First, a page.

Does the e-bike have clear labelling from the manufacturer?

This is not necessarily a requirement to make an e-bike road legal, but it is a good way of making sure an e-bike is produced to the legal production standards. That will mean it is not a fire risk, and will meet any other safety requirements set by the authorities.

As with most of the legal requirements for e-bikes, the specifics vary from region to region, but in some places, e-bikes need to bear manufacturers' markings.

To be a legal e-bike in the UK (and achieve classification as an Electrically Assisted Pedal Cycle or ‘EAPC’), the bike must display the manufacturer’s name, the maximum power of the motor, and either the maximum speed of the motor or the voltage of the battery.

Since the British and Australian rules follow the European ones, look for bikes that follow the European standard EN15194. E-bikes produced to the correct certification will have a ‘ce’ marking, which will outline all the key information about the construction of the bike.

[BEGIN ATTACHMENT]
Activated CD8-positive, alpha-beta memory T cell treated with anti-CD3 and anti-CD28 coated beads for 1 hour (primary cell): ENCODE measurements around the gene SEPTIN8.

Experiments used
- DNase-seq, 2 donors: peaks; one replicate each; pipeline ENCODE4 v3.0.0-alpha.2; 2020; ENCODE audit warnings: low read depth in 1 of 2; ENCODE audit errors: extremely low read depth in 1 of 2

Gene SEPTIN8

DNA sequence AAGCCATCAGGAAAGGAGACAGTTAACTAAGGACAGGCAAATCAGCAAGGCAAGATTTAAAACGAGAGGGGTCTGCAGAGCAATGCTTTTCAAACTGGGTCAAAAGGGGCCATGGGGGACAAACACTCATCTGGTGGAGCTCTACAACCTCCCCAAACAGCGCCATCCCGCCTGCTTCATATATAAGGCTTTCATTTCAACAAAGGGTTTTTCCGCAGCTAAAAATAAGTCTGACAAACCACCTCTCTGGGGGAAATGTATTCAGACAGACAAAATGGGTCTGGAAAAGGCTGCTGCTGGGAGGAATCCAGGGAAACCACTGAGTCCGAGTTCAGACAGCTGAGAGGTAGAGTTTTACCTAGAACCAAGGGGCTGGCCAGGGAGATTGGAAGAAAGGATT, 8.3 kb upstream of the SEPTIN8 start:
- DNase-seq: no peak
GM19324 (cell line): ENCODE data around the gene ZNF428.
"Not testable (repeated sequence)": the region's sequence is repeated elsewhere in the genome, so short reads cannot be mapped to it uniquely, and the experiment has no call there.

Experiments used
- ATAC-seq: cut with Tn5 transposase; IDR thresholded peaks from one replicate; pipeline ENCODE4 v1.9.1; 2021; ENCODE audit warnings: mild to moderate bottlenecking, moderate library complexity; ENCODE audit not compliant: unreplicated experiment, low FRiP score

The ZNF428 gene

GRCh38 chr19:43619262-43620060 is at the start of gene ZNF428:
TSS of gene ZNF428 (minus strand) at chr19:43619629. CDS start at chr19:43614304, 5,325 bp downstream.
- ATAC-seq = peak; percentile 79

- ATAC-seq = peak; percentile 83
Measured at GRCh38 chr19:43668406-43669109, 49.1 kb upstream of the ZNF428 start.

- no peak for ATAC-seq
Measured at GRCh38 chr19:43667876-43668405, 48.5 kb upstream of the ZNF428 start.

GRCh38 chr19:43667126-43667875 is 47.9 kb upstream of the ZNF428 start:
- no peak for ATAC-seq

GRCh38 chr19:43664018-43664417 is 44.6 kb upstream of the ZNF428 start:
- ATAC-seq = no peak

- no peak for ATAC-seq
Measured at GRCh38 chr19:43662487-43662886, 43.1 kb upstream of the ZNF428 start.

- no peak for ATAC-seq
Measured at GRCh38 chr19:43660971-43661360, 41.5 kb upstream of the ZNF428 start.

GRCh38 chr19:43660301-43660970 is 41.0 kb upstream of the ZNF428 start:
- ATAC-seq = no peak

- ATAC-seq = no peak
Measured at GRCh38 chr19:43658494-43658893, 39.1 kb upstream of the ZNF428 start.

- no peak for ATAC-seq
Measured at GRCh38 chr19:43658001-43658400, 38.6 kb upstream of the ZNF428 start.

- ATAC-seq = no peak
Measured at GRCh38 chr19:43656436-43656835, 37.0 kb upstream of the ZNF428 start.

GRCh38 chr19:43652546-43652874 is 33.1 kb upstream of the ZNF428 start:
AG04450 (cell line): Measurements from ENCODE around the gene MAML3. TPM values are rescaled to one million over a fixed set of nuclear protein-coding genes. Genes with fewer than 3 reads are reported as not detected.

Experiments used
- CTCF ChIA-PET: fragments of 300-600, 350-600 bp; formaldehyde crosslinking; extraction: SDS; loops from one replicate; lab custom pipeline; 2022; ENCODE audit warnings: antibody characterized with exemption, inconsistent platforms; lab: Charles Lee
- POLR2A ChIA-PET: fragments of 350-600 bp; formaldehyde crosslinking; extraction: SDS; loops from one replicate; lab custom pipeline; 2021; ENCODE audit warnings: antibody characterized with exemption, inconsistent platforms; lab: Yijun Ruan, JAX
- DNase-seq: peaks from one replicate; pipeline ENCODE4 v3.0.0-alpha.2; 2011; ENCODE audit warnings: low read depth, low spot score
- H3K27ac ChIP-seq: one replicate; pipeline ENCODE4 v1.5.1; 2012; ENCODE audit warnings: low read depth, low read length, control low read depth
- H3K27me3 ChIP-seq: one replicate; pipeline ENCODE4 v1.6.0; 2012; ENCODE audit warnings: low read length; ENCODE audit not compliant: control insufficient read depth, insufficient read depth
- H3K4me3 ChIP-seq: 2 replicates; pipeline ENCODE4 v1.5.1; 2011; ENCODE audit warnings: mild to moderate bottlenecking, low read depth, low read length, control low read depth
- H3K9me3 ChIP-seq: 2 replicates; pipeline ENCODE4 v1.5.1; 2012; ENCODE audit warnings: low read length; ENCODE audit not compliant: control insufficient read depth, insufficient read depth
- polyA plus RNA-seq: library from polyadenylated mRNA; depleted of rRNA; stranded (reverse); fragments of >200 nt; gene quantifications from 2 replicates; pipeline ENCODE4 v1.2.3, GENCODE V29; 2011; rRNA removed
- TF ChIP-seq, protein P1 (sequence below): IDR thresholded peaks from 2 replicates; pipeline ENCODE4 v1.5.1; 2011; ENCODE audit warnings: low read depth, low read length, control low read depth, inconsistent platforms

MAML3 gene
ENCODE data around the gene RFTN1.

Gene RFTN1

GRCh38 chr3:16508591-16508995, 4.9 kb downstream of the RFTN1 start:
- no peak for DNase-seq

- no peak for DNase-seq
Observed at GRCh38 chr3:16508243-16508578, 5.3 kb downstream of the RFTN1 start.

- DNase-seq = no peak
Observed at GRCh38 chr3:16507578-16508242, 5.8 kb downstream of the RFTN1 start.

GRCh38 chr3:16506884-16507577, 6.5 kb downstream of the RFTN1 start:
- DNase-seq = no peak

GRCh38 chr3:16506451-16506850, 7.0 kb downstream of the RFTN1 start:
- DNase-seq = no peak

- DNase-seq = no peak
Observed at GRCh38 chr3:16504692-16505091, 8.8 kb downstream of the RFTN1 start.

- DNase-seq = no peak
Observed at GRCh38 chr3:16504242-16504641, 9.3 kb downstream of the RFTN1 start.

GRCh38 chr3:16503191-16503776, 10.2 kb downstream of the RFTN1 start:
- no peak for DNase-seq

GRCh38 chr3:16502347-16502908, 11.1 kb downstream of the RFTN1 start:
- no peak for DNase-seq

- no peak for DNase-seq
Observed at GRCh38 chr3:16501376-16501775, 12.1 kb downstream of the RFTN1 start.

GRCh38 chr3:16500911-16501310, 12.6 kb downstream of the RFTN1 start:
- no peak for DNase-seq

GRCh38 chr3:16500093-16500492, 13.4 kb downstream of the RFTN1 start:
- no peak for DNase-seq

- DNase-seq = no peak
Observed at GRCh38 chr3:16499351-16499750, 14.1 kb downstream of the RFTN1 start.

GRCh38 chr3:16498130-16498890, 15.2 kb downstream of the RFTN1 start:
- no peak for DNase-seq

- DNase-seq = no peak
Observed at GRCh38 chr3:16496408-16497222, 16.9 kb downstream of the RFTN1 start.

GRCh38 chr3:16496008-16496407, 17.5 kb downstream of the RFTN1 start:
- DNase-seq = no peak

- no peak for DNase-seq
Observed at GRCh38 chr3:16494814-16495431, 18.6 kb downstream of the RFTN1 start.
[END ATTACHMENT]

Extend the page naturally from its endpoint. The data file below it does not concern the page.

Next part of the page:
Read more: Dangerous e-bikes: Trade-in scheme falls flat in New York

How can I tell if an e-bike is being sold illegally online or in person?

The most common feature of illegal e-bikes is that you can ride without pedalling. If you are buying an e-bike in person, make sure that that’s not possible, beyond the legal 6kph allowance.

To make sure you are getting a legal e-bike, head to a bike shop you trust. As well as providing a legal e-bike, many will offer to service your e-bike after a certain amount of time, often as part of the initial purchase deal.